When children have two parents who live together or live apart due to a divorce, it’s important that they know that they are united in supporting the child’s venture into the new school year. Make sure every day each parent talks with the child about their day and sets up a routine for having a snack after school, doing homework, and playing.
10 Hints for Co-Parenting the First Month of School
It’s very important for marital problems to remain separate from parenting. When kids feel their parents agree on the importance of school and the routines that make things run smoothly, they feel calm about school and do well. If marital strife interferes, the child feels disorganized and finds it hard to concentrate. Co-parenting is team work!
Laurie Hollman, Ph.D. is a psychoanalyst with specialized clinical training in infant-parent, child, adolescent, and adult psychotherapy. She has been on the faculties of New York University and the Society for Psychoanalytic Study and Research, among others.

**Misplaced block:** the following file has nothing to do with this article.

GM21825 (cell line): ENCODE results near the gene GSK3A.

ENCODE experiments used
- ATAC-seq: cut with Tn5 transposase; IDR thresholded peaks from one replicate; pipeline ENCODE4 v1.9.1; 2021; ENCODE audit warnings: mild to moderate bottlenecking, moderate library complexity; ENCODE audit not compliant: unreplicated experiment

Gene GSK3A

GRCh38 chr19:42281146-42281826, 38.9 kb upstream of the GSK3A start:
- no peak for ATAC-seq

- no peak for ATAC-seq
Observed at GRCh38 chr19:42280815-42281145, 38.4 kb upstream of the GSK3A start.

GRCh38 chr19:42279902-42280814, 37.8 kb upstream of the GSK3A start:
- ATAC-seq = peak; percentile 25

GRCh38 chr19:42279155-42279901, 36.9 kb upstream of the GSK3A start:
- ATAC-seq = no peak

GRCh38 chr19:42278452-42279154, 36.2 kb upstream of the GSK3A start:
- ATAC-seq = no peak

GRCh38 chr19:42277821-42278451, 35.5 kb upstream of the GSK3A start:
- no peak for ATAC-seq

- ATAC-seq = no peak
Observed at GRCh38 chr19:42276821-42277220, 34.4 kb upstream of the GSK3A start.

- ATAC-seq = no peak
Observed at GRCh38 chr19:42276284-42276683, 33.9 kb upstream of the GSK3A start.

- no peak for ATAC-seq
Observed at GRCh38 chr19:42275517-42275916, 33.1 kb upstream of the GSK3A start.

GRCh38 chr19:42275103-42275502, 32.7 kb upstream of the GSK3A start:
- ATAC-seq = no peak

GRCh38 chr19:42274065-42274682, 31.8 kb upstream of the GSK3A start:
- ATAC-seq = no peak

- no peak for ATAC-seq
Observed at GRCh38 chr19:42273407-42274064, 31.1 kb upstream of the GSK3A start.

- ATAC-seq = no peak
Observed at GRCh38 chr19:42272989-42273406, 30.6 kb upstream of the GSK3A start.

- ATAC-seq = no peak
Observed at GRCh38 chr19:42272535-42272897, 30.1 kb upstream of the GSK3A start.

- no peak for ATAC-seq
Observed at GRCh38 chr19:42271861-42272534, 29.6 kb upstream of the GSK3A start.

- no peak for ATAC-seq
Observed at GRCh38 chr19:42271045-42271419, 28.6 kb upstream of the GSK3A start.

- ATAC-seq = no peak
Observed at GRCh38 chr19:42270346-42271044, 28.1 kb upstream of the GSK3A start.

She has written extensively on parenting for various publications, including the Psychoanalytic Study of the Child, The International Journal of Infant Observation, The Inner World of the Mother, Newsday’s Parents & Children Magazine, Long Island Parent.
She also wrote her popular column, PARENTAL INTELLIGENCE, at Moms Magazine and has been a parenting expert for numerous publications such as Good Housekeeping.. She currently writes for Active Family Magazine (San Francisco) and blogs for Huffington Post.
Her new book is Unlocking Parental Intelligence: Finding Meaning in Your Child’s Behavior.
Visit Dr. Laurie’s website: http://lauriehollmanphd.com/